Single Emblem View

Section: IUSTITIA (Justice). View all emblems in this section.

Link to an image of this page  Link to an image of this page  [C4r p39]

Bonis à divitibus, nihil
timendum.

The good have nothing to fear from the rich.

Iunctus contiguo Marius mihi pariete, nec non
Subbardus[1], nostri nomina nota fori,[2]
Aedificant bene nummati, sataguntque vel ultrò
Obstruere heu nostris undique luminibus.
Me miserum, geminae quem tanquam Phinea raptant
Harpyiae,[3] ut propriis sedibus eiiciant.
Integritas nostra, atque animus quaesitor honesti,[4]
His nisi sint Zetes, his nisi sint Calais.

Marius is joined to me by a connecting wall, and so is Subbardus, names well-known in our little community. Having plenty of cash, they are building, and what’s more, busily doing their best, without any provocation on my part, to block my windows, alas, on every side. What a plight I am in - I am like Phineus, attacked by two Harpies, trying to throw me out of my own home, unless my integrity, my mind that is a seeker of the right, act as my Zetes and my Calais against them.

Notes:

1.  Marius, the typical self-made man (referring to humble origins of Gaius Marius, the consul and general). Subbardus, possibly ‘Mr. Thick’.

2.  nostri...fori, ‘in our little community’, probably a reference to the forum in any Roman town as a centre of commercial and legal activities. So these are businessmen or lawyers, possibly the second, as they are acting illegally on several counts.

3.  The Harpies, symbols of injustice, were carrying off or soiling Phineus’ food so that he could not eat. He was delivered by Zetes and Calais, the winged sons of the North Wind and Oreithyia. See e.g. Ovid, Metamorphoses 6.711-7.4.

4.  Integritas...quaesitor. These words (‘integrity’, ‘seeker’) are probably a punning reference to supposed etymologies of Calais and Zetes as if derived from Greek καλός ‘beautiful, good’ and ζητειν ‘to seek’. For the sentiment of lines 7 - 8, cf. Horace, Odes 1.22.1-2: he whose life is blameless and who knows no sin has no need of Moorish weapons.


Related Emblems

Show related emblems Show related emblems

Hint: You can set whether related emblems are displayed by default on the preferences page


Iconclass Keywords

Relating to the image:

Relating to the text:

Hint: You can turn translations and name underlining on or off using the preferences page.

Single Emblem View

Link to an image of this page  Link to an image of this page  [Q3r p245]

Je porte tout avec moy.[1]

LXXXIX.

Le povre Scythe au bord Pontique[2] espars
De gel & froid a tous ses membres ars.
De pain & vin il n’use en nulle sorte,
Et toutesfois habits riches il porte:
Car fines peaux subelines l’entourent:
On void ses yeux: les peaux le reste couvrent.
Larrons ne craind, ny injure de l’air:
Ferme & sans peur est en terre & ecraindn mer.

Commentaires.

L’Apophthegme de Bias[3] est icy mis pour inscri-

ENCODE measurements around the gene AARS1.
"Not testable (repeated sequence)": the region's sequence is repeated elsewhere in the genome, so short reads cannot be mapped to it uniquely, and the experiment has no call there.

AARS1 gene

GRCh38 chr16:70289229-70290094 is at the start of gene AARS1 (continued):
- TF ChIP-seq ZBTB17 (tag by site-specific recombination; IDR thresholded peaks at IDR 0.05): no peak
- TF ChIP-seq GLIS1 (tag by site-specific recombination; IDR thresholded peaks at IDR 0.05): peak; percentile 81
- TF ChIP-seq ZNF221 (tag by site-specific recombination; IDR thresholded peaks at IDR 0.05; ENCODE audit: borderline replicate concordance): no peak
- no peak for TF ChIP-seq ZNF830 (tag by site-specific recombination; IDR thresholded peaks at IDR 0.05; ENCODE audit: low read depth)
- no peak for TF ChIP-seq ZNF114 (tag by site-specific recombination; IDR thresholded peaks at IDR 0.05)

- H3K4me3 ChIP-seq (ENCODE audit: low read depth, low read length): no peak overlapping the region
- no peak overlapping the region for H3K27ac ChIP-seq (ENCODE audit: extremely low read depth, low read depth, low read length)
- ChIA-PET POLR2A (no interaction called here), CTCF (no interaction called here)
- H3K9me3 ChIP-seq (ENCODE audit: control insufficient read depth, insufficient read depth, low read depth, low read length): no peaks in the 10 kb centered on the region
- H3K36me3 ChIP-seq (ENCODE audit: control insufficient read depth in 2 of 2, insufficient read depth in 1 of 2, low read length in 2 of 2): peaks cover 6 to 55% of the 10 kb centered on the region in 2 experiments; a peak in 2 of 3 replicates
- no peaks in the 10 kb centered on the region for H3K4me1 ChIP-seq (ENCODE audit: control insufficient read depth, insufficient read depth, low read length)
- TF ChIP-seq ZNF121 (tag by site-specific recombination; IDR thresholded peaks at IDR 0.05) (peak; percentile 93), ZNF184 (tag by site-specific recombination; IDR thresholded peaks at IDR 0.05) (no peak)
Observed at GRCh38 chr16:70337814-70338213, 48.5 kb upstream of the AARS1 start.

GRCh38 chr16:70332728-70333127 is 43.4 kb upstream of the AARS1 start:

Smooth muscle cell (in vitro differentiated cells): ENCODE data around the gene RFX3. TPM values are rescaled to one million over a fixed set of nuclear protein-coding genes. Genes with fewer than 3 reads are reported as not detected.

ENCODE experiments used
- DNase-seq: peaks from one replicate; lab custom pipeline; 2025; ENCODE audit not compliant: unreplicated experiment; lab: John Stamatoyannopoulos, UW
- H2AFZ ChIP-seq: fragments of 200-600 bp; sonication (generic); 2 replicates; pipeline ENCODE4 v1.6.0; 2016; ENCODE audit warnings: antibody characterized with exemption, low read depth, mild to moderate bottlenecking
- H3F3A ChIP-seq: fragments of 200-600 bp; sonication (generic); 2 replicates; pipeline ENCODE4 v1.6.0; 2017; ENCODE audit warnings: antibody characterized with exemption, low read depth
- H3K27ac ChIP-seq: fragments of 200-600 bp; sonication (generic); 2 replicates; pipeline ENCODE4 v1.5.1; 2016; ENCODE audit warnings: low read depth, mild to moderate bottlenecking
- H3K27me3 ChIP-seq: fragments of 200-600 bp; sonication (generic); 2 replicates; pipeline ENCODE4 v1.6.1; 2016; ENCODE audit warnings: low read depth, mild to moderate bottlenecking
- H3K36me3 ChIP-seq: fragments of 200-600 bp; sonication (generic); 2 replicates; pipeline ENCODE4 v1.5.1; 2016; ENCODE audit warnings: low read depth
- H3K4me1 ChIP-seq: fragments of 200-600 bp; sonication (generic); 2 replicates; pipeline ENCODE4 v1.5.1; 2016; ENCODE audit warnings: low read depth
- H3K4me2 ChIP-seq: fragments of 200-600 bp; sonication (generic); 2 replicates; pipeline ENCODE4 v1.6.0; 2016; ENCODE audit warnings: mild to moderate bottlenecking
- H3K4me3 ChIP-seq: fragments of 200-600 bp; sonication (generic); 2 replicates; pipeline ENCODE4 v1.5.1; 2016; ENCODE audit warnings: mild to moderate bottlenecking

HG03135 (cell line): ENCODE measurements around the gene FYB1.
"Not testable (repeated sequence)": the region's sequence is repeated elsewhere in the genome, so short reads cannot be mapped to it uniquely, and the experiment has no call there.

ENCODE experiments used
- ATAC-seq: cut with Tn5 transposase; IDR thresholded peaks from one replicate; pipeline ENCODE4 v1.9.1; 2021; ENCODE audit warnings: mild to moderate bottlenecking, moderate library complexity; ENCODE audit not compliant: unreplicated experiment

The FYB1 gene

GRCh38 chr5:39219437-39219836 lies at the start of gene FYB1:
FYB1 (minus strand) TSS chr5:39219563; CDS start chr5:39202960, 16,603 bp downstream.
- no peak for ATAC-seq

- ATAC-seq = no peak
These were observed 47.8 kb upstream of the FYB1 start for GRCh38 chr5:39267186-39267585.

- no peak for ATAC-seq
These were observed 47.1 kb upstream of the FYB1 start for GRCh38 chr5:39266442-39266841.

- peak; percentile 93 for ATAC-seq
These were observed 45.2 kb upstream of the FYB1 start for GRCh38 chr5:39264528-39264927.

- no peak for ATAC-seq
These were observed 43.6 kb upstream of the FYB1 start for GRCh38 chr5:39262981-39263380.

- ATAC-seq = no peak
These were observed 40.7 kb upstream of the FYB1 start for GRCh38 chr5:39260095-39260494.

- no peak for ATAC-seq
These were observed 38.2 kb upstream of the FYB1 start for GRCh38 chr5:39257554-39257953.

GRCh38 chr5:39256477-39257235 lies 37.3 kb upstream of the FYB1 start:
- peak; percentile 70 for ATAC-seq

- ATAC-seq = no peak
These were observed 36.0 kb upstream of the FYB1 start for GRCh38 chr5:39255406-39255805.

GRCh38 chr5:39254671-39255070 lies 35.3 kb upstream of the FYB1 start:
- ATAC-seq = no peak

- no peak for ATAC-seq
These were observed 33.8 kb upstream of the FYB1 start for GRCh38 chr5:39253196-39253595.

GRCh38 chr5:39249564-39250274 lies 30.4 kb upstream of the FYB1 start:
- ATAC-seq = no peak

ption de cest embleme. L’esprit de l’homme ne doit
dependre de ce qui est caduque & fortuit, & de ce
qui luy peut causer soucis & chagrains sans nombre:
mais nous nous devons contenter de ce que la beni-
gne nature nous a departi, & de ce qui depend de
l’esprit. Cest embleme est tiré de Justin, qui parle des
Scythes en ceste façon. Les Scythes n’ont aucunes
bornes, qui les separent les uns des autres. Ils ne cul-
tivent point leurs champs: ils n’ont ny maison,
ny toict, ny demeurance: ils s’occupent à paistre leurs
troupeaux de grand & menu bestail, errans pars des
deserts inhabités. Ils trainent avec eux, sur des cha-
riots, leurs femmes & enfans. Ils se servent de ces
chariots en lieu de maisons, les couvrans de cuir, à
cause des pluyes & du froid. La justice est emprainte
en leurs esprits, & non exprimee par aucunes loix. Ils
n’estiment rien plus meschant que le larcin. Ils mes-
Link to an image of this page  Link to an image of this page  [Q3v p246] prisent autant l’or & l’argent, comme les autres le
desirent. Ils se nourrissent de laict & de miel. Ils ne
sçavent que c’est que de la laine. Ils se couvrent des
peaux des bestes sauvages, & de martes subelines.
Ceste continence fait que leurs moeurs sont droites
& sinceres: car ils ne convoitent rien de l’autruy. Ils
ne sçavent que c’est que le pain & le vin. Ils n’ont
qu’une robbe, laquelle ils ne se posent jamais, sinon lors
qu’elle tumbe toute en bribes. Que rien n’ha, ne craint
des larrons ny les brigands. Qui veut estre heureux,
qu’il ne convoite rien: qu’il ne possede rien de si pre-
cieux, que plusieurs viennent à le convoiter. Celuy
qui n’a rien, le brigand le laisse passer. Qu’il se jecte
dans la philosophie, & dans les arts liberaux, qui
aux gents de bien sont en lieu de villes imprenables.

Notes:

1.  These words, (according to Cicero, Paradoxa Stoicorum, 1.8, and Seneca, Epistulae morales, 9.19), were used by the philosophers Bias and Stilbo, when they had apparently lost everything; also by the poet Simonides when shipwrecked (Phaedrus, 4.22.14).

2.  The Pontus Scythicus was one Classical name for the Black Sea (a.k.a. Pontus Euxinus), on the northern shores of which dwelt various barbarian tribes, from Scythians to Goths to Huns.

3.  Bias of Priene, one of the Seven Sages of the ancient Greek world.


Related Emblems

Show related emblems Show related emblems

Hint: You can set whether related emblems are displayed by default on the preferences page


Iconclass Keywords

Relating to the image:

    Relating to the text:

    Hint: You can turn translations and name underlining on or off using the preferences page.

     

    Back to top